nAraNa_n, the tamil word for nArAyaNa (was: Vishnu)

Vidyasankar Sundaresan vsundaresan at HOTMAIL.COM
Wed Dec 13 07:27:27 UTC 2000

>Parallel to the kAr-/kAL- pair, nAL-/nAr- (='black') is used in
>forming the name "nAraNa_n" = skt. nArAyaNa.

Pardon my poor acquaintance with Tamil, but could you please
explain how nAL-/nAr- means black? I can think of numerous words
where kari-/kAr-/kALa- indicates black, but no words where nAL-
or nAr- is black, except perhaps the word nArAyaNa itself! So,
can you give other examples of nAL-/nAr-, instead of just saying
that it is parallel to kAL-/kAr-?

>Note that "aNa" is the Dravidian word as in mAyaNa, father of sAyaNa

What does this -aNa suffix mean? Is it also the same -aNa in the
word puraaNa, used in the same maNimekalai verse you quoted?

>as in mAyaNa, sAyaNa,  and mAyaNa, sAyaNa, nAraNa are names of the god

For the name sAyaNa, see M. B. Emeneau; K. Kushalappa Gowda. 1974.
"The etymology of the name Sayana." JAOS 94: 210-212. Reprinted
in _Sanskrit Studies of M. B. Emeneau_, pp. 151-153. Edited by B.
A. van Nooten (Thanks to Prof. Aklujkar for sending this reference
two years ago).

There is no connection with nAraNa/nArAyaNa in this etymology. Is
Emeneau quite mistaken, or isn't he "mainstream" enough, in your
book? Also, how does mAyaNa become a name of nArAyaNa?

>[Will write in the future more on the Dravidian custom of naming the
>child something with a lowly thing so as 'to cheat the gods', and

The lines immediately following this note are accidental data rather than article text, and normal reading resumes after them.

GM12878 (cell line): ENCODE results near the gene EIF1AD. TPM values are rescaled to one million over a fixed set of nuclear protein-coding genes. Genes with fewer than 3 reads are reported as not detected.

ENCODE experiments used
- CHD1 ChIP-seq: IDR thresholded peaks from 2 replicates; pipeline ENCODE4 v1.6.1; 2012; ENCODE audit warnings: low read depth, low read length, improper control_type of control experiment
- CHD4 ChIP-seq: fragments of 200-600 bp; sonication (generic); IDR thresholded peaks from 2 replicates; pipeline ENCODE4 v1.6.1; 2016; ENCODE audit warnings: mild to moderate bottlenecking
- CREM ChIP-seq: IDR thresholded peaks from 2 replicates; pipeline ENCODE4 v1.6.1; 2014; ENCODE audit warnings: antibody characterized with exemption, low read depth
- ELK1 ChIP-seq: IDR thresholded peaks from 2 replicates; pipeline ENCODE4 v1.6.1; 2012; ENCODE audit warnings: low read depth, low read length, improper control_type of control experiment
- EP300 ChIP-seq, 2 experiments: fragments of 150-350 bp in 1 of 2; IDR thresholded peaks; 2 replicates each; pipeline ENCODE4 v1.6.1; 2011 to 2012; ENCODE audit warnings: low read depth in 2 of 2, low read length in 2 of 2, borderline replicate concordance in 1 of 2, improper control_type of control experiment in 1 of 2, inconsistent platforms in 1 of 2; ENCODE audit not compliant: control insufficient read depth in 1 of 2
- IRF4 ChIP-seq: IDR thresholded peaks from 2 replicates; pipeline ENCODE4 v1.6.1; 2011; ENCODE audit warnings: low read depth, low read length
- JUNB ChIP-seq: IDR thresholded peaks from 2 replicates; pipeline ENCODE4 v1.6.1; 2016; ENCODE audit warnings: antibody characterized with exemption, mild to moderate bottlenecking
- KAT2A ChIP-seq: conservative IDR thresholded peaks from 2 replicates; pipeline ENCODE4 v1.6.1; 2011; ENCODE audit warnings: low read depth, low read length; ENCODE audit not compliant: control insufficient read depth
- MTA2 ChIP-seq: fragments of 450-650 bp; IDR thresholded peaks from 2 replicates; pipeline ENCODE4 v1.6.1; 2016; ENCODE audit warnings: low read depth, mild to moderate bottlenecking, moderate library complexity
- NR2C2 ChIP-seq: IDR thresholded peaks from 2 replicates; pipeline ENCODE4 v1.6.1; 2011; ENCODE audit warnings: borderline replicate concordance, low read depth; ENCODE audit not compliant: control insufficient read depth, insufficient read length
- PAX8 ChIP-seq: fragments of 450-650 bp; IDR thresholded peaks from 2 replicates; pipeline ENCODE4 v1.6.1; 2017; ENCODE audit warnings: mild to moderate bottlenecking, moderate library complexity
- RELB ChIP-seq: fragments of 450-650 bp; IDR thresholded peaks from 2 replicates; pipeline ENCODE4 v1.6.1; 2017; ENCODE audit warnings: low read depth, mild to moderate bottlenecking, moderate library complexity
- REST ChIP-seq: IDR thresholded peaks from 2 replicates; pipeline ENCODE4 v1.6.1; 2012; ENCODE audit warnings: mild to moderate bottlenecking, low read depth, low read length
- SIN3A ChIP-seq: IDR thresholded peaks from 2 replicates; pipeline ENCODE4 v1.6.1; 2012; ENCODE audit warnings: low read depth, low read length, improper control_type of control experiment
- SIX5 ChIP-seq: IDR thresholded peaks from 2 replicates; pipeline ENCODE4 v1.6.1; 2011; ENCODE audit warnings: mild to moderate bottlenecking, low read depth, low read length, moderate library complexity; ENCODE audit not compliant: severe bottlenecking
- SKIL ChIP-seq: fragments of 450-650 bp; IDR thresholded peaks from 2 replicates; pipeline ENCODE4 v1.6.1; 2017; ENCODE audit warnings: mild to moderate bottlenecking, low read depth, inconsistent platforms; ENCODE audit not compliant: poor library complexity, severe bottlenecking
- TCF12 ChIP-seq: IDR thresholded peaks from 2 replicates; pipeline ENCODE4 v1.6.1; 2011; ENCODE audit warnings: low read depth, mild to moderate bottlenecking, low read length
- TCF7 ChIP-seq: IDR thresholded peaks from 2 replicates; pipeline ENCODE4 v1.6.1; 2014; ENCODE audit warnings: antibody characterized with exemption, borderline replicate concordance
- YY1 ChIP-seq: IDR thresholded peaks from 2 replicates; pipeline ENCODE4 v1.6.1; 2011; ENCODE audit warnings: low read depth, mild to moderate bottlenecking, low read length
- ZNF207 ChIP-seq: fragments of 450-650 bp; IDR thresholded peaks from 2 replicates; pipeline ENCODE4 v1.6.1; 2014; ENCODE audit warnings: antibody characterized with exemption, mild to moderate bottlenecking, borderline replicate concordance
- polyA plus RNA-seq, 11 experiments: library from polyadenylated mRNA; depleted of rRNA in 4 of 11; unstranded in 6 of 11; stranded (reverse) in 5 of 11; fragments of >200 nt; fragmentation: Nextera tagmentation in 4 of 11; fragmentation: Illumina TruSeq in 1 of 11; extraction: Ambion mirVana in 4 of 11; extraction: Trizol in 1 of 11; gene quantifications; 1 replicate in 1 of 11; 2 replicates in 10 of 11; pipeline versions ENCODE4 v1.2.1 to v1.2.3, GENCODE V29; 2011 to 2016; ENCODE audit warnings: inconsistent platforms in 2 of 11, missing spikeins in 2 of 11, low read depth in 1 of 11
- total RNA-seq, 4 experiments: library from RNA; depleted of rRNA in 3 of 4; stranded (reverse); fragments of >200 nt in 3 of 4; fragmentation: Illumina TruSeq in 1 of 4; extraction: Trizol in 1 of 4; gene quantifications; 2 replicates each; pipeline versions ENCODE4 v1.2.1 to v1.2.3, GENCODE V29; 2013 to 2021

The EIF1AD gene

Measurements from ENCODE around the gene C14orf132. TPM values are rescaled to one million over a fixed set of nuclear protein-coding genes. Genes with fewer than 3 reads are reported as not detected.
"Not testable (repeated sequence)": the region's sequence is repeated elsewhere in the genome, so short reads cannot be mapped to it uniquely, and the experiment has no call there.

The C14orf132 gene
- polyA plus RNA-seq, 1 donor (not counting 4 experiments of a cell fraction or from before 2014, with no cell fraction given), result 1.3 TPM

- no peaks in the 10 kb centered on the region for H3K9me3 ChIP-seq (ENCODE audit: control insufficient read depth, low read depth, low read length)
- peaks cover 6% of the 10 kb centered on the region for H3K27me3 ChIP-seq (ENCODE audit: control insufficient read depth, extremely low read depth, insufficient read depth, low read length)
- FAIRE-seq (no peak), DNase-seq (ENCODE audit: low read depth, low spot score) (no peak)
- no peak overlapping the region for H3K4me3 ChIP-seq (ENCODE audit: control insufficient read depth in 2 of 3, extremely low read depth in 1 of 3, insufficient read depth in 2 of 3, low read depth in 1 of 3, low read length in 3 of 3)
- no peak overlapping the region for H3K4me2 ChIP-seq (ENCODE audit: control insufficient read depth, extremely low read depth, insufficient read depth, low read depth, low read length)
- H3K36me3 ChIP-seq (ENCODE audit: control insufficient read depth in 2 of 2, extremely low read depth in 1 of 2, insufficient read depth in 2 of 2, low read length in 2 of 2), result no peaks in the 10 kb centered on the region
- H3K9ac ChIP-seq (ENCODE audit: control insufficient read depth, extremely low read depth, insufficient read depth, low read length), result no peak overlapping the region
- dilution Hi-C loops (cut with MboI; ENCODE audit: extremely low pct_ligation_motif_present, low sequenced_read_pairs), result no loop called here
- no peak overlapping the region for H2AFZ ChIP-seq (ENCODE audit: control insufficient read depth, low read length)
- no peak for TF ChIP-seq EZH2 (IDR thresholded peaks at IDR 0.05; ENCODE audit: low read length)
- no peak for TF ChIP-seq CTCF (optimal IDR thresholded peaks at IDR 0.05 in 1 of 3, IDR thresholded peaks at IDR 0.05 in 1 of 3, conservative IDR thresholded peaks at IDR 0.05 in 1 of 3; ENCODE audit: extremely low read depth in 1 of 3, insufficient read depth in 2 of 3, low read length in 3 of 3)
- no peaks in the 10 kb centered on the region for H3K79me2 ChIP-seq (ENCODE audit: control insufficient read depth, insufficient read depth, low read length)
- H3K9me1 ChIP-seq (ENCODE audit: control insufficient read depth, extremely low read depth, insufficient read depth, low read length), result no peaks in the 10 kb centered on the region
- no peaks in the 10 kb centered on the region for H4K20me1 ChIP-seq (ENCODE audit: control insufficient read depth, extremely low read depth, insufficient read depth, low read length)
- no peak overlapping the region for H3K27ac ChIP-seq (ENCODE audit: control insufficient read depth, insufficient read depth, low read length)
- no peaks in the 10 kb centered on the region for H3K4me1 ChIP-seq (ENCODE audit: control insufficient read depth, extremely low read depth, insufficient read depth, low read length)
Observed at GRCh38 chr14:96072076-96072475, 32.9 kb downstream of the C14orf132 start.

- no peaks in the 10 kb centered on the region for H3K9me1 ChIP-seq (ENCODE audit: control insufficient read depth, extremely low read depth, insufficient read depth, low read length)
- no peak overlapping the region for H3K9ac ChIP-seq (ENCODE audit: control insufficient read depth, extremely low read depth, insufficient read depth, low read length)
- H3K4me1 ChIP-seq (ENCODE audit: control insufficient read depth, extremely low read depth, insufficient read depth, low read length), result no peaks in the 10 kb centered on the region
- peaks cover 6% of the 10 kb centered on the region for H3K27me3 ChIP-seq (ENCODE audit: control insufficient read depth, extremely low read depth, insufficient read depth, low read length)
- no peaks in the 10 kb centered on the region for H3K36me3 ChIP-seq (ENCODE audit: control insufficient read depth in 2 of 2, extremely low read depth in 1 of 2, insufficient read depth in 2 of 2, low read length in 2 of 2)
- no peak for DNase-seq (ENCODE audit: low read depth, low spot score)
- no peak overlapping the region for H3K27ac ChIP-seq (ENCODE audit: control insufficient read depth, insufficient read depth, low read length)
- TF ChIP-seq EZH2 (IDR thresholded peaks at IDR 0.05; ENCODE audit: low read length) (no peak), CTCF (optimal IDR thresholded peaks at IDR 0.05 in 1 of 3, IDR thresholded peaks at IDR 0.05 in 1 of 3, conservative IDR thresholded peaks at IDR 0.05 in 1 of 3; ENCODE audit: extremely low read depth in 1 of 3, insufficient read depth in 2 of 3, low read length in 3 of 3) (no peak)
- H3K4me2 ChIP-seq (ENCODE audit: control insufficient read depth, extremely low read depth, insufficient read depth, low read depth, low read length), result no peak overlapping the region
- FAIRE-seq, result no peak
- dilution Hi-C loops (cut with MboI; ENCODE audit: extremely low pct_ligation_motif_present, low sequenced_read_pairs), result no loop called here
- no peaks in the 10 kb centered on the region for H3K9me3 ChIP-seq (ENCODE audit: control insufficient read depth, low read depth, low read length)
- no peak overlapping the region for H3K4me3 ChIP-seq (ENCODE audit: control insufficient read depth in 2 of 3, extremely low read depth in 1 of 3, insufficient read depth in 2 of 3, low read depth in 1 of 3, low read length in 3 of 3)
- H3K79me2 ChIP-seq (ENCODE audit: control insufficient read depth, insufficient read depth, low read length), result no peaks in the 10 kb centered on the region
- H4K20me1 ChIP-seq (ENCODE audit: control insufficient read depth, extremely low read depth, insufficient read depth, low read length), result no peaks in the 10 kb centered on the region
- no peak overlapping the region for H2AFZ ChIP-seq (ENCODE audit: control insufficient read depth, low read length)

>tamil kAy-/cAy- and the skt. zayana from k => z observed from Vedic

The word is sAyaNa, not zAyaNa. Do also explain z => s, after the
word goes from k/c to z, when going from Tamil to Sanskrit.

As for sAyaNa being the eldest surviving child, named in order
to 'cheat the gods', then mAdhava could not have been his elder
brother, no?

>Vishnu-Narayana is Krishna 'black' and K. as well as Raama and
>Varaha being black is more than coincidence. Maal is considered both
>black and beautiful in Tamil tradition. When the poetess ANTAL sings

While one hardly needs sthUNA-nikhanana-nyAya to agree that Vishnu
and Krishna and Rama are black, note the following -

narasimha, at least as important as (or perhaps more important
than) varAha, as one worthy of worship - not black.

vAmana and parazurAma - not particularly described as black
anywhere in the texts, to my knowledge.

buddha - the co-opted incarnation, not said to be black.

saMkarshaNa - the "third" rAma, twin-god with kRshNa-vAsudeva,
at least in the early history of Bhagavata and Pancaratra, and
often an incarnation, in both Tamil and Sanskrit Vaishna texts.
Not black again. Indeed, veLLaiccAmi and veLLaiyan. Add colour
coding like kari, veLLai and paccai for Vasudeva, Samkarshana
and Pradyumna in paripATal. See Lakshmi Srinivas's post -

kalki - the one to come in future, fair-skinned, riding on a
white steed.

And for the Gaudiya Vaishnavas, gauranga = fair-skinned!

Apparently, the mAyOn can take many forms and colours, using mAyA.
Didn't kRshNa say something about bhrama, in his discourse to his
cousin, friend and disciple, arjuna?!!

>There were attempts to interpolate this new rasam into Bharata's
>naaTya shaastra shlokam. Abhinavagupta's  11th century innovation is
>the new shaanta rasam which was linked to high religious experience.

zAnta-rasa and abhinavagupta are v. peripheral to this whole
thing, but now that you have brought a Kashmiri in, why isn't
the suffix -aNa in nAraNa/nArAyaNa akin to that in the names of
Kashmiri poets, kalhaNa and bilhaNa? After all, badarikAzrama,
the hermitage of the ancient sages, nara and nArAyaNa, is close
enough to Kashmir. At least much closer than to Tamil Nadu.
Also, nArAyaNa at Badrinath is often described as white, and
the mountain itself equated with nArAyaNa. It is hard to think
of a snow-capped Himalayan peak as black in colour.

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